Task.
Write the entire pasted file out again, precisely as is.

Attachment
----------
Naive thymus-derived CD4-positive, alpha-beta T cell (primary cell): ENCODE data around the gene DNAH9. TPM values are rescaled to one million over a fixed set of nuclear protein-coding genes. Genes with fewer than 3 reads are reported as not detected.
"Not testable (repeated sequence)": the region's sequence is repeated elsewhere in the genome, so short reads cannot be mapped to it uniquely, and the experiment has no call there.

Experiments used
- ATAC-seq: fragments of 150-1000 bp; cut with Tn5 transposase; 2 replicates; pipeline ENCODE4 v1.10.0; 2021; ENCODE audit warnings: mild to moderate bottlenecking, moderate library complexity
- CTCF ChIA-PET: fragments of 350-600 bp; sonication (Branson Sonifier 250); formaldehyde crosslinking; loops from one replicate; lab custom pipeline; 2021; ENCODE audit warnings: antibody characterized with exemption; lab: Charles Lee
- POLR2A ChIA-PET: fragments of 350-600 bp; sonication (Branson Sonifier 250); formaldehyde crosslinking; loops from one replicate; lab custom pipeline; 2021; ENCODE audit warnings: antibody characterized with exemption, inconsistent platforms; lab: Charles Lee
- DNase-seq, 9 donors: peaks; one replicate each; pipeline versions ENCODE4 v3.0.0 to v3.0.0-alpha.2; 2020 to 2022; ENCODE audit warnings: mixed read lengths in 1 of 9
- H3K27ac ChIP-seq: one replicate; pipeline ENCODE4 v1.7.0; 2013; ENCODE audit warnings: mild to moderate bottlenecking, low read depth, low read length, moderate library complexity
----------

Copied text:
Naive thymus-derived CD4-positive, alpha-beta T cell (primary cell): ENCODE data around the gene DNAH9. TPM values are rescaled to one million over a fixed set of nuclear protein-coding genes. Genes with fewer than 3 reads are reported as not detected.
"Not testable (repeated sequence)": the region's sequence is repeated elsewhere in the genome, so short reads cannot be mapped to it uniquely, and the experiment has no call there.

Experiments used
- ATAC-seq: fragments of 150-1000 bp; cut with Tn5 transposase; 2 replicates; pipeline ENCODE4 v1.10.0; 2021; ENCODE audit warnings: mild to moderate bottlenecking, moderate library complexity
- CTCF ChIA-PET: fragments of 350-600 bp; sonication (Branson Sonifier 250); formaldehyde crosslinking; loops from one replicate; lab custom pipeline; 2021; ENCODE audit warnings: antibody characterized with exemption; lab: Charles Lee
- POLR2A ChIA-PET: fragments of 350-600 bp; sonication (Branson Sonifier 250); formaldehyde crosslinking; loops from one replicate; lab custom pipeline; 2021; ENCODE audit warnings: antibody characterized with exemption, inconsistent platforms; lab: Charles Lee
- DNase-seq, 9 donors: peaks; one replicate each; pipeline versions ENCODE4 v3.0.0 to v3.0.0-alpha.2; 2020 to 2022; ENCODE audit warnings: mixed read lengths in 1 of 9
- H3K27ac ChIP-seq: one replicate; pipeline ENCODE4 v1.7.0; 2013; ENCODE audit warnings: mild to moderate bottlenecking, low read depth, low read length, moderate library complexity